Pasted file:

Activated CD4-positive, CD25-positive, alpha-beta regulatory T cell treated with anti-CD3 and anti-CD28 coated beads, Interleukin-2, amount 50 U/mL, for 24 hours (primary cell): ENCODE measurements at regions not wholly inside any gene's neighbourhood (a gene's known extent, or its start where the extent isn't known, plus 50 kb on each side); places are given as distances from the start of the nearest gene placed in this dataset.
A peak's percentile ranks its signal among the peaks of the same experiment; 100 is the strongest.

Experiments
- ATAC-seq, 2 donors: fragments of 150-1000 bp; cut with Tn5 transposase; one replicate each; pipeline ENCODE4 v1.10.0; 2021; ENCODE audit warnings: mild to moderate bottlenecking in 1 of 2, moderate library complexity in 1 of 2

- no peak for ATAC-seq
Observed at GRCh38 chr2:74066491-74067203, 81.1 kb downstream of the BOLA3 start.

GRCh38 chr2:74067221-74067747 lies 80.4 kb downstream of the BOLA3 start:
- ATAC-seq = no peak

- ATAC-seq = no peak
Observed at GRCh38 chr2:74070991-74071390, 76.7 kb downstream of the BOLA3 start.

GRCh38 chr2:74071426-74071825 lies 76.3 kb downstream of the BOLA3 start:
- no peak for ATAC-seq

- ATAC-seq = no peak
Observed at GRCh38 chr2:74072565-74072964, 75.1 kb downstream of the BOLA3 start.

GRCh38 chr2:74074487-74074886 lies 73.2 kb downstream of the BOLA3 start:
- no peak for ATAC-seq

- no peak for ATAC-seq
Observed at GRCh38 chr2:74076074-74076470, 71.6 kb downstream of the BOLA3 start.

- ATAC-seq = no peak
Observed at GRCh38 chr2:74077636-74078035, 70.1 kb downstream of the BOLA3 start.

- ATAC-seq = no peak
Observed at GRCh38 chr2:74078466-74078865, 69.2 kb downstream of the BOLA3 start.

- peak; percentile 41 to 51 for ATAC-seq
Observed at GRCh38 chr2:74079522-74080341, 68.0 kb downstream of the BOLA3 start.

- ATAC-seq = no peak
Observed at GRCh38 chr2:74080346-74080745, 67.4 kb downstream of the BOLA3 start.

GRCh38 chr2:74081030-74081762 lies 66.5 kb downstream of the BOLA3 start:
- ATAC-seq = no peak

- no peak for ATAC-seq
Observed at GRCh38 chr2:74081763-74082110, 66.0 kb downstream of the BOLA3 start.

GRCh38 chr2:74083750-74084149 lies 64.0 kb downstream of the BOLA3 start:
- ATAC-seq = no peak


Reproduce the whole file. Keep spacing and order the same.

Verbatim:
Activated CD4-positive, CD25-positive, alpha-beta regulatory T cell treated with anti-CD3 and anti-CD28 coated beads, Interleukin-2, amount 50 U/mL, for 24 hours (primary cell): ENCODE measurements at regions not wholly inside any gene's neighbourhood (a gene's known extent, or its start where the extent isn't known, plus 50 kb on each side); places are given as distances from the start of the nearest gene placed in this dataset.
A peak's percentile ranks its signal among the peaks of the same experiment; 100 is the strongest.

Experiments
- ATAC-seq, 2 donors: fragments of 150-1000 bp; cut with Tn5 transposase; one replicate each; pipeline ENCODE4 v1.10.0; 2021; ENCODE audit warnings: mild to moderate bottlenecking in 1 of 2, moderate library complexity in 1 of 2

- no peak for ATAC-seq
Observed at GRCh38 chr2:74066491-74067203, 81.1 kb downstream of the BOLA3 start.

GRCh38 chr2:74067221-74067747 lies 80.4 kb downstream of the BOLA3 start:
- ATAC-seq = no peak

- ATAC-seq = no peak
Observed at GRCh38 chr2:74070991-74071390, 76.7 kb downstream of the BOLA3 start.

GRCh38 chr2:74071426-74071825 lies 76.3 kb downstream of the BOLA3 start:
- no peak for ATAC-seq

- ATAC-seq = no peak
Observed at GRCh38 chr2:74072565-74072964, 75.1 kb downstream of the BOLA3 start.

GRCh38 chr2:74074487-74074886 lies 73.2 kb downstream of the BOLA3 start:
- no peak for ATAC-seq

- no peak for ATAC-seq
Observed at GRCh38 chr2:74076074-74076470, 71.6 kb downstream of the BOLA3 start.

- ATAC-seq = no peak
Observed at GRCh38 chr2:74077636-74078035, 70.1 kb downstream of the BOLA3 start.

- ATAC-seq = no peak
Observed at GRCh38 chr2:74078466-74078865, 69.2 kb downstream of the BOLA3 start.

- peak; percentile 41 to 51 for ATAC-seq
Observed at GRCh38 chr2:74079522-74080341, 68.0 kb downstream of the BOLA3 start.

- ATAC-seq = no peak
Observed at GRCh38 chr2:74080346-74080745, 67.4 kb downstream of the BOLA3 start.

GRCh38 chr2:74081030-74081762 lies 66.5 kb downstream of the BOLA3 start:
- ATAC-seq = no peak

- no peak for ATAC-seq
Observed at GRCh38 chr2:74081763-74082110, 66.0 kb downstream of the BOLA3 start.

GRCh38 chr2:74083750-74084149 lies 64.0 kb downstream of the BOLA3 start:
- ATAC-seq = no peak